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tipc.pl -- TIPC Sockets
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Transparent Inter-Process Communication (TIPC) provides a flexible, reliable, fault-tolerant, high-speed, and low-overhead framework for inter-process communication between federations of trusted peers, operating as a unit. It was developed by Ericsson AB, as a means to provide for communications between Common Control Systems processes and Network Element peers in telephone switching systems, sometimes operating at arm's length on different line cards or mainframes. Delegation of responsibility in this way is one of the fundamental precepts of the Erlang programming system, also developed at Ericsson. TIPC represents a more generalized version of the same behavioral design pattern. For an overview, please see: tipc_overview.md.


The TIPC module uses the error handling functions from library(socket) and therefore all the functions below may throw error(socket_error(Code, Message)) where Code is the lowercase version of the C-macro error code and Message is an atom describing the error in a human friendly format, depending on the current locale. See the socket library for details.

- Jeffrey Rosenwald (JeffRose@acm.org)
See also
- http://tipc.sf.net, http://www.erlang.org
- Linux only
Source tipc_socket(-SocketId, +SocketType) is det
Creates a TIPC-domain socket of the type specified by SocketType, and unifies it to an identifier, SocketId.
SocketType- is one of the following atoms:
  • rdm - unnumbered, reliable datagram service,
  • dgram - unnumbered, unreliable datagram service,
  • seqpacket - numbered, reliable datagram service, and
  • stream - reliable, connection-oriented byte-stream service
Source tipc_close_socket(+SocketId) is det
Closes the indicated socket, making SocketId invalid. In stream applications, sockets are closed by closing both stream handles returned by tipc_open_socket/3. There are two cases where tipc_close_socket/1 is used because there are no stream-handles:
  • After tipc_accept/3, the server does a fork/1 to handle the client in a sub-process. In this case the accepted socket is not longer needed from the main server and must be discarded using tipc_close_socket/1.
  • If, after discovering the connecting client with tipc_accept/3, the server does not want to accept the connection, it should discard the accepted socket immediately using tipc_close_socket/1.
SocketId- the socket identifier returned by tipc_socket/2 or tipc_accept/3.
Source tipc_open_socket(+SocketId, -InStream, -OutStream) is det
Opens two SWI-Prolog I/O-streams, one to deal with input from the socket and one with output to the socket. If tipc_bind/3 has been called on the socket, OutStream is useless and will not be created. After closing both InStream and OutStream, the socket itself is discarded.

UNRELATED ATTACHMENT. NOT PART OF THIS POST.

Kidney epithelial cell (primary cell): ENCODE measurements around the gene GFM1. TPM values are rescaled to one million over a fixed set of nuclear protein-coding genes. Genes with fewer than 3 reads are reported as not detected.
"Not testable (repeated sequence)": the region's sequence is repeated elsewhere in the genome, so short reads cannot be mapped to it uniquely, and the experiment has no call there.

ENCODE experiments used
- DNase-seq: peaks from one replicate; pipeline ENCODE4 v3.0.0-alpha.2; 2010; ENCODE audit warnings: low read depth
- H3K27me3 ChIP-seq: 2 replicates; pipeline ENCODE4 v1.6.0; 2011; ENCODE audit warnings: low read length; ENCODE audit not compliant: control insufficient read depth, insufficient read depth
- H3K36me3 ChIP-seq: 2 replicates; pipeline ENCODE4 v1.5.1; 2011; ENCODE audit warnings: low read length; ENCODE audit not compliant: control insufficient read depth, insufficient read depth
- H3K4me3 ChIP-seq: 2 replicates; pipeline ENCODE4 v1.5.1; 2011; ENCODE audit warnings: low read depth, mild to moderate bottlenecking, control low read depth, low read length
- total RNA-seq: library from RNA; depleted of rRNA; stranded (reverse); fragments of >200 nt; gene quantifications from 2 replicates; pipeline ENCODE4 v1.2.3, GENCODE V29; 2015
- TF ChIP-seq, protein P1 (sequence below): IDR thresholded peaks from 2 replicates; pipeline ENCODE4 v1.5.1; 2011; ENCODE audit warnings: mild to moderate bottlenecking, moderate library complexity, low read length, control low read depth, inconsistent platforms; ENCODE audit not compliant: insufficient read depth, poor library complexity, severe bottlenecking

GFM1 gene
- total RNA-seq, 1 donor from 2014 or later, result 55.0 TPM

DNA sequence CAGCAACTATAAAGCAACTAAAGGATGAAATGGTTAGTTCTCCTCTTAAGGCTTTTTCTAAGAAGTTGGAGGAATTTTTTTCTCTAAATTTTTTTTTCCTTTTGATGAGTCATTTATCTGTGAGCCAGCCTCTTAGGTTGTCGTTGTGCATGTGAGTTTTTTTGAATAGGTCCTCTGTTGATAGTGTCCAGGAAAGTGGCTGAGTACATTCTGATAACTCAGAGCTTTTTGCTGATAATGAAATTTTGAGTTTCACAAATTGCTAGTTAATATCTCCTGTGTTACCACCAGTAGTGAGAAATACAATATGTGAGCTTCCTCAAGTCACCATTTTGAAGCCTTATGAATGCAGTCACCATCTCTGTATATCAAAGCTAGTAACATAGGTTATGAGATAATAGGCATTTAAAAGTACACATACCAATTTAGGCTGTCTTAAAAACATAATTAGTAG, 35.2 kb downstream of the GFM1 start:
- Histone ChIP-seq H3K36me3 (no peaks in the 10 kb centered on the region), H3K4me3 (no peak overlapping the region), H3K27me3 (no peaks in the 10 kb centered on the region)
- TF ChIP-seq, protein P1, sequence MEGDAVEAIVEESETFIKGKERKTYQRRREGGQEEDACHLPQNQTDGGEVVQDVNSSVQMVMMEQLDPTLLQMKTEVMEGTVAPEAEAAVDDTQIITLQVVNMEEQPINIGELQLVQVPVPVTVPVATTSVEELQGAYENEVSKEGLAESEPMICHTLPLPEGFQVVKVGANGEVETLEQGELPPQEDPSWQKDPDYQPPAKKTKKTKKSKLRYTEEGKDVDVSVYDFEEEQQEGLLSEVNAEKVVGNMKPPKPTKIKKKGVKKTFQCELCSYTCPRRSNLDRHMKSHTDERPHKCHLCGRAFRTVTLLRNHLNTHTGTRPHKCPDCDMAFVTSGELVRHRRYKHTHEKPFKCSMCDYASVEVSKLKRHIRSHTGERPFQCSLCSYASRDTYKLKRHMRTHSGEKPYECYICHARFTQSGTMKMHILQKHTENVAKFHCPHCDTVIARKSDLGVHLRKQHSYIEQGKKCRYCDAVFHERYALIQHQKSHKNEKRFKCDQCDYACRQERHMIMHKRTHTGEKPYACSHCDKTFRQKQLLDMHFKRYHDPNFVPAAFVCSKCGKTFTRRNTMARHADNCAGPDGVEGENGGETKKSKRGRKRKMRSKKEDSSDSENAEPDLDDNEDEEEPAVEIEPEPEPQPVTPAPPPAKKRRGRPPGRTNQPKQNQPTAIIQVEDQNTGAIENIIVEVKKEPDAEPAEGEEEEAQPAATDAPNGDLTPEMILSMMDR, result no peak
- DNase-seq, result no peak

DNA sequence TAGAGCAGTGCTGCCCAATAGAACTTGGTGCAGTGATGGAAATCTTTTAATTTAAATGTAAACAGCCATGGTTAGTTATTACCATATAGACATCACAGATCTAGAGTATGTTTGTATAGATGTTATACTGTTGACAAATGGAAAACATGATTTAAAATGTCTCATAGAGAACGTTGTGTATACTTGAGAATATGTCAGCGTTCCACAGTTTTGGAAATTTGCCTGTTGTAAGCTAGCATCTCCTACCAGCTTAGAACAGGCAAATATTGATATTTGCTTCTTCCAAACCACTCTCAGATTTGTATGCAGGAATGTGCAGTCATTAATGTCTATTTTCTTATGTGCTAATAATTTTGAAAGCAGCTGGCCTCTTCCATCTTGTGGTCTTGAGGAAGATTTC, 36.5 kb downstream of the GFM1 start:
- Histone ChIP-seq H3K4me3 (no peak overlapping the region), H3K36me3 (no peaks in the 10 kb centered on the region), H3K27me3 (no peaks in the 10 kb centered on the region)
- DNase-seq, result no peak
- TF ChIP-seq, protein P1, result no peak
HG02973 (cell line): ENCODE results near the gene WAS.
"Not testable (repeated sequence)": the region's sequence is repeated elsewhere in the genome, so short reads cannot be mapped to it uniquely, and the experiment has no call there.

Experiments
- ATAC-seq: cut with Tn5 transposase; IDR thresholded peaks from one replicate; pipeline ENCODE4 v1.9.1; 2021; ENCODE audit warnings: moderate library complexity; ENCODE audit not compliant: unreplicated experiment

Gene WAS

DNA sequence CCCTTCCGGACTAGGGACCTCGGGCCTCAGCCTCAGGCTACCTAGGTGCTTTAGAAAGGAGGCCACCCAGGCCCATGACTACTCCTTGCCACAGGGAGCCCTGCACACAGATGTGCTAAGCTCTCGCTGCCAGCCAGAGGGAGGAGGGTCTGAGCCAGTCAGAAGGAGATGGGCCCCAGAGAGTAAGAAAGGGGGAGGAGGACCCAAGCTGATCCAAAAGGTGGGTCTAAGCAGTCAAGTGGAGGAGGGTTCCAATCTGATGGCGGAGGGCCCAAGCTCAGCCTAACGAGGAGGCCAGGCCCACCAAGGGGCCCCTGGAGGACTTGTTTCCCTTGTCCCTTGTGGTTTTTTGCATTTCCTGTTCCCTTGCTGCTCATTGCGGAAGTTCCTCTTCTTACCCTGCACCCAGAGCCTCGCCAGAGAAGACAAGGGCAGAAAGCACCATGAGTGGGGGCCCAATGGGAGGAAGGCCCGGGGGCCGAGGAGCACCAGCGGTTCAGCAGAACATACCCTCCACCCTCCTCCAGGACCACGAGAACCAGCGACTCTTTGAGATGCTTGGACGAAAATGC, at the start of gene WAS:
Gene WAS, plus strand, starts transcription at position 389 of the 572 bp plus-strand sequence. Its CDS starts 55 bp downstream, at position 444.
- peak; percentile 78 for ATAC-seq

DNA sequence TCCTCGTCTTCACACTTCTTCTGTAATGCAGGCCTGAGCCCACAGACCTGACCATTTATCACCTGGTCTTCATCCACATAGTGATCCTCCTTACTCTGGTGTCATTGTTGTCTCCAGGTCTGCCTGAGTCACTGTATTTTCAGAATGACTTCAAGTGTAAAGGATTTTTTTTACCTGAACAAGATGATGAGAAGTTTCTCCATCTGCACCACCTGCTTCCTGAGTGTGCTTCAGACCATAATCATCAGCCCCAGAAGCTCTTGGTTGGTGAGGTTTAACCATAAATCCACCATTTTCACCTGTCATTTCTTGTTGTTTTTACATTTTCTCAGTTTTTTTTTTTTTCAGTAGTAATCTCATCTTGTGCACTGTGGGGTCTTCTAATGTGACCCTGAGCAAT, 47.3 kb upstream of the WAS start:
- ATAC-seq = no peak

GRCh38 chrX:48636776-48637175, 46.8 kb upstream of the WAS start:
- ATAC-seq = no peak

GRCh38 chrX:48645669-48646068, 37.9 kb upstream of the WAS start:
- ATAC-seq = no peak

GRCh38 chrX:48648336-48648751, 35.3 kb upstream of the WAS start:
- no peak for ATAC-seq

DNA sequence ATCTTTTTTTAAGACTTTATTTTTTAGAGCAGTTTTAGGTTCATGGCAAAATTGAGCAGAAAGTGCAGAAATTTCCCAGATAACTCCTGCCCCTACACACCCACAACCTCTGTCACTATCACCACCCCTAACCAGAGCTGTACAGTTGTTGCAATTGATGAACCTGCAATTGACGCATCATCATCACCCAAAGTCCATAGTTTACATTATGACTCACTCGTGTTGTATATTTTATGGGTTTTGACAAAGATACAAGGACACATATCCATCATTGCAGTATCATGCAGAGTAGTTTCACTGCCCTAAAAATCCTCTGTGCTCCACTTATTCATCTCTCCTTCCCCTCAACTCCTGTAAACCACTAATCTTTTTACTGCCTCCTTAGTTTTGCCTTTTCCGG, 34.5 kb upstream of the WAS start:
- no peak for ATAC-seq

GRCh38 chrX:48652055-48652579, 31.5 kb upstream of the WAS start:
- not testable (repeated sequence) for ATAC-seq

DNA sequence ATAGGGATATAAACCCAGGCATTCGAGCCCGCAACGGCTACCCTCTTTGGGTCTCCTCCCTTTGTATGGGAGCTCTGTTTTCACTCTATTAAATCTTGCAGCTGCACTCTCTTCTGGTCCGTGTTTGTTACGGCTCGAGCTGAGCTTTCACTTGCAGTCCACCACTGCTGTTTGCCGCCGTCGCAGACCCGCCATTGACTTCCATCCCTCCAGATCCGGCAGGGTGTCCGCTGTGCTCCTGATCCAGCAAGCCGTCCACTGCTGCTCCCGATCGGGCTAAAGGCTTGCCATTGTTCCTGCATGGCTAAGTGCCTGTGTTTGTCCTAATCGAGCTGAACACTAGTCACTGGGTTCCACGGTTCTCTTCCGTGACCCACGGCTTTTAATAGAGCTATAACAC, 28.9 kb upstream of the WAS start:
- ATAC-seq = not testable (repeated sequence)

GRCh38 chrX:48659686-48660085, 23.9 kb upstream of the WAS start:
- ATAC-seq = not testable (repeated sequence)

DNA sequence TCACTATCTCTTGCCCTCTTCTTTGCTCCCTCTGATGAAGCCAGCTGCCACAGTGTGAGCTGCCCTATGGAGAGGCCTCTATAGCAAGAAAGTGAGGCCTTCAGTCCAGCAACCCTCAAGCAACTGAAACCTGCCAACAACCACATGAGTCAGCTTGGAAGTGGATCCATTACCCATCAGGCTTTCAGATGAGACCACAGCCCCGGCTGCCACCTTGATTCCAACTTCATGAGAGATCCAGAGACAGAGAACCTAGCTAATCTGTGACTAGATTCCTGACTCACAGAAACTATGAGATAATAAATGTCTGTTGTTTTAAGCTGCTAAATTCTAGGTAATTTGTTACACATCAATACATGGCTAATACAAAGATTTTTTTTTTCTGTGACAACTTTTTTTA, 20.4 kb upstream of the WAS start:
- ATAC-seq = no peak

Source tipc_bind(+Socket, +Address, +ScopingOption) is det
Associates/disassociates a socket with the name/3 or name_seq/3 address specified in Address. It also registers/unregisters it in the topology server name table. This makes the address visible/invisible to the rest of the network according to the scope specified in ScopingOption. ScopingOption is a grounded term that is one of:
where Scope is one of: zone, cluster, or node. Servers may bind to more than one address by making successive calls to tipc_bind/3, one for each address that it wishes to advertise. The server will receive traffic for all of them. A server may, for example, register one address with node scope, another with cluster scope, and a third with zone scope. A client may then limit the scope of its transmission by specifying the appropriate address.
where Scope is as defined above. An application may target a specific address for removal from its collection of addresses by specifying the address and its scope. The scoping option, no_scope(all), may be used to unbind the socket from all of its registered addresses. This feature allows an application to gracefully exit from service. Because the socket remains open, the application may continue to service current transactions to completion. TIPC however, will not schedule any new work for the server instance. If no other servers are available, the work will be rejected or dropped according to the socket options specified by the client.

Connection-oriented, byte-stream services are implemented with this predicate combined with tipc_listen/2 and tipc_accept/3. Connectionless, datagram services may be implemented using tipc_receive/4.

Note that clients do not need to bind to any address. Its port-id is sufficient for this role. And server sockets (e.g. those that are bound to name/3 or name_seq/3, addresses) may not act as clients. That is, they may not originate connections from the socket using tipc_connect/2. Servers however, may originate datagrams from bound sockets using tipc_send/4. Please see the TIPC programmers's guide for other restrictions.

Source tipc_listen(+Socket, +Backlog) is det
Listens for incoming requests for connections. Backlog indicates how many pending connection requests are allowed. Pending requests are requests that are not yet acknowledged using tipc_accept/3. If the indicated number is exceeded, the requesting client will be signalled that the service is currently not available. A suggested default value is 5.
Source tipc_accept(+Socket, -Slave, -Peer) is det
Blocks on a server socket and waits for connection requests from clients. On success, it creates a new socket for the client and binds the identifier to Slave. Peer is bound to the TIPC address, port_id/2, of the client.
Source tipc_connect(+Socket, +TIPC_address) is det
Provides a connection-oriented, client-interface to connect a socket to a given TIPC_address. After successful completion, tipc_open_socket/3 may be used to create I/O-Streams to the remote socket.
Source tipc_get_name(+Socket, -TIPC_address) is det
Unifies TIPC_address with the port-id assigned to the socket.
Source tipc_get_peer_name(+Socket, -TIPC_address) is det